Medicines in supermarkets and the new minimum wage: the risk for pharmacies
Two bills pending in Congress are leaving drugstore investors distressed.
One of them, PL 1,559/21, wants to increase the minimum wage for pharmacists, while the other, PL 1,774/19, allows the sale of medicines without prescription within supermarkets and hypermarkets.
On a superficial reading, both projects seem to have the potential to significantly harm drugstores – after all, more competition and higher costs are never good news for businesses.
But for Itaú BBA, things are not quite like that.
The bank’s analysts believe that the chance of the two projects being approved is very low – and that, if they are, the impact should not be that relevant, especially the release of drug sales in supermarkets.
“This is a discussion that has appeared every year since at least 2013,” the analysts wrote. “But we continue to believe this is a low-risk situation for the pharmacy chains we cover.”
According to the bank, sales of over-the-counter medicines represent between 10% and 15% of sales at pharmacies – and most purchases of this type of product are made on impulse when the customer is already inside the store, which should not change with supermarket sales.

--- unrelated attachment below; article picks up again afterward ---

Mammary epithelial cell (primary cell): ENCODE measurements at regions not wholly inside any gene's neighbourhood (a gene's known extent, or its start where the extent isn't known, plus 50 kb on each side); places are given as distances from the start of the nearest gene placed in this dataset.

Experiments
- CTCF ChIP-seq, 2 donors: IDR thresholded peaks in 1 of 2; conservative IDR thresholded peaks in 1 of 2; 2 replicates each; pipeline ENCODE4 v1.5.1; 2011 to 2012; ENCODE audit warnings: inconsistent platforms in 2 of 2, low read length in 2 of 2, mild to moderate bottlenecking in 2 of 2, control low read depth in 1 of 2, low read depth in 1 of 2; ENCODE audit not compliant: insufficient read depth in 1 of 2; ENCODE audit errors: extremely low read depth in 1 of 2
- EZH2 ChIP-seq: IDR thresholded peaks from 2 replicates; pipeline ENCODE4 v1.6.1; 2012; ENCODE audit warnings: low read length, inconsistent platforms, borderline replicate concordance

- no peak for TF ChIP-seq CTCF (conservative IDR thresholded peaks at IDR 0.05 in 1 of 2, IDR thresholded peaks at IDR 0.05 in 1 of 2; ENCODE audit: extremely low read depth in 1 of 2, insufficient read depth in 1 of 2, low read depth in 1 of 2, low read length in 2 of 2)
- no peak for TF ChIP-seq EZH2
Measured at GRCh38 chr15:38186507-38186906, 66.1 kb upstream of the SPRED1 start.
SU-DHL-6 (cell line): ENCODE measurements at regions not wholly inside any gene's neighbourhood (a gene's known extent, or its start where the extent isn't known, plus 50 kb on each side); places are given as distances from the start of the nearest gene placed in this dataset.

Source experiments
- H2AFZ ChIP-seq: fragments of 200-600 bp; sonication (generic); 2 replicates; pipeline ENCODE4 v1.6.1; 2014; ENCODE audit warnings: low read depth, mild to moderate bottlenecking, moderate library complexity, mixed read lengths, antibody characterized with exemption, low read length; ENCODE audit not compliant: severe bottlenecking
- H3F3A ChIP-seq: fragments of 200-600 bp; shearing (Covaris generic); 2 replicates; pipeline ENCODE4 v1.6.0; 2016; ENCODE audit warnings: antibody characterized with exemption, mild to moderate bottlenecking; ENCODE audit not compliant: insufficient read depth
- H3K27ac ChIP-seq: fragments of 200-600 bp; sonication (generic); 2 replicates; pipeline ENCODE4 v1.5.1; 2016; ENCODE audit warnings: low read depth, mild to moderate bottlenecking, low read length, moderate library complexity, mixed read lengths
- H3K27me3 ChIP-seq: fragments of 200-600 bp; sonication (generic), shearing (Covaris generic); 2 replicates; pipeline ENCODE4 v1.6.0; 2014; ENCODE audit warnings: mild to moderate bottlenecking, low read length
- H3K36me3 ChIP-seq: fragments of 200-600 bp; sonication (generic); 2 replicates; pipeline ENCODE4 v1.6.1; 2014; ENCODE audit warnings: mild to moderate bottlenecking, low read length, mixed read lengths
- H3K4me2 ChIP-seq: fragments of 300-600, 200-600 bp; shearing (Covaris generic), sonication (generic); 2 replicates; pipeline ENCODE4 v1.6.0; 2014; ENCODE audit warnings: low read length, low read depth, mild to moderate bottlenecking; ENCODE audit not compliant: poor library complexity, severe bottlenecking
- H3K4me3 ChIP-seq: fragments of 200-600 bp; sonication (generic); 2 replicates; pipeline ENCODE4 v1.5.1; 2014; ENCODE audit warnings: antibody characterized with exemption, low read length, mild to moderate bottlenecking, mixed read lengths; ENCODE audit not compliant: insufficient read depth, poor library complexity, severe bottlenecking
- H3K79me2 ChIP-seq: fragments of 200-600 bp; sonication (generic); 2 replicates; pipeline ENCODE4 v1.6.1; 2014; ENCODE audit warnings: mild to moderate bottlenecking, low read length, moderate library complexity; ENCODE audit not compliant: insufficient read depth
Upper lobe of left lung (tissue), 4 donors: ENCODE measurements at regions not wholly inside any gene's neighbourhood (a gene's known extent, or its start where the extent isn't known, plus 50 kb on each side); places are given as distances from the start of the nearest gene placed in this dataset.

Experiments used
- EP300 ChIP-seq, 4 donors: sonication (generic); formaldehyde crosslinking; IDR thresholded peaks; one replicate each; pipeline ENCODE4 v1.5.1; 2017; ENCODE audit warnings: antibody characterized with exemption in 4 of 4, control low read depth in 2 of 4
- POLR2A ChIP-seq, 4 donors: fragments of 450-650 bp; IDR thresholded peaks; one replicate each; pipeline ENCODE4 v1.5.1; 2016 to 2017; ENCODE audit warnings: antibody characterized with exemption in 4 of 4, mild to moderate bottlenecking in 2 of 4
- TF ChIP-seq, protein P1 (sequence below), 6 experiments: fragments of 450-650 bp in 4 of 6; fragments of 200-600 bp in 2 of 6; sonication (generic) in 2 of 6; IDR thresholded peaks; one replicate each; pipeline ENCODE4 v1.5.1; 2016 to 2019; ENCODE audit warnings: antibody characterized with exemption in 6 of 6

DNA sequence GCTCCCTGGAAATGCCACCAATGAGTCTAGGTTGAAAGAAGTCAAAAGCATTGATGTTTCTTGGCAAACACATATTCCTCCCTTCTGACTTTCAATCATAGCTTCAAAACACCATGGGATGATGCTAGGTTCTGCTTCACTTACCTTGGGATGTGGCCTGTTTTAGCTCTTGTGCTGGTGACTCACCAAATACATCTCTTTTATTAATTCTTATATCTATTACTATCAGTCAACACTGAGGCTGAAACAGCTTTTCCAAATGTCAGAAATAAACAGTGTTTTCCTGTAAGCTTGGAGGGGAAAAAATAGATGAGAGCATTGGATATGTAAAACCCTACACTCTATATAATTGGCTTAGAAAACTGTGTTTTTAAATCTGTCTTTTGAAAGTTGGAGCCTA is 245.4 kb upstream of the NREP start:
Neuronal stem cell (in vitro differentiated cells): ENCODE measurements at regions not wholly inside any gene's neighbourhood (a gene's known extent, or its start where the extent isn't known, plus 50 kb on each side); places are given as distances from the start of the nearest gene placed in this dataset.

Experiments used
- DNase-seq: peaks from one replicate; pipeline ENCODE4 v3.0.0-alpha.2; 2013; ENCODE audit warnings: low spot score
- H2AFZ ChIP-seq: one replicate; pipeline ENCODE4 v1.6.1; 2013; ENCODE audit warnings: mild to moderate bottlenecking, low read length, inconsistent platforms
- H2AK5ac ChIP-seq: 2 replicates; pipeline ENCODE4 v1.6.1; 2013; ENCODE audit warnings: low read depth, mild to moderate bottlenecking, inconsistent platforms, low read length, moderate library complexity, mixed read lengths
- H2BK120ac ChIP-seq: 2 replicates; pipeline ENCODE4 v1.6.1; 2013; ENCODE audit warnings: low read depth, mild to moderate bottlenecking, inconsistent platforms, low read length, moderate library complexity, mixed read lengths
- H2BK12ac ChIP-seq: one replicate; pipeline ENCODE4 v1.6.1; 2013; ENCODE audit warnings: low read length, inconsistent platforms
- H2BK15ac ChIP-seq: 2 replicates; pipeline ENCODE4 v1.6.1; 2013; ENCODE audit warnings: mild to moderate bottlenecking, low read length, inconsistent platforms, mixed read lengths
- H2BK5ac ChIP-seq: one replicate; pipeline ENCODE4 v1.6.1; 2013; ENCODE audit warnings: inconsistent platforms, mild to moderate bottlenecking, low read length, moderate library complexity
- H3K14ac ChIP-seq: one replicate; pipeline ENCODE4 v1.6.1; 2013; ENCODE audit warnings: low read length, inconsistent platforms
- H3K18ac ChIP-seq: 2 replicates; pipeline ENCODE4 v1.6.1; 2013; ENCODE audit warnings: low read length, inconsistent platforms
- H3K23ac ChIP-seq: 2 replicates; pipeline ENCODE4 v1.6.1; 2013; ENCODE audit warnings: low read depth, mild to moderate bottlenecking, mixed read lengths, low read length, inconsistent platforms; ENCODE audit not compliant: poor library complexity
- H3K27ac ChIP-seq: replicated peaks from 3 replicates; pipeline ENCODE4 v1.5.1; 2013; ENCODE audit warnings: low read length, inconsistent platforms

Itaú also notes that most of the large supermarkets already have pharmacies linked to their operations – which will make the adhesion to the sale of these products in stores to be low.
At the same time, small retailers should also think twice before entering this market, as the sanitary requirements would bring greater costs and complications to the operation.
The increase in the minimum wage for pharmacists, on the other hand, may generate a greater impact, but it should not be a cause for concern, in Itaú’s view.
The bill under discussion wants to approve a minimum income of R$ 6,500 for pharmacists, which would represent an increase of up to 50% in pharmacy personnel costs – which currently represent between 3% and 5% of store sales.
Despite the impact on margins in the short term, Itaú recalls that this increase in costs would have a much greater impact on smaller networks, which are less efficient and are not able to pass this increase on to prices.
In other words: the measure would end up leading to greater market concentration, benefiting the large listed networks.
Source: Brazil Journal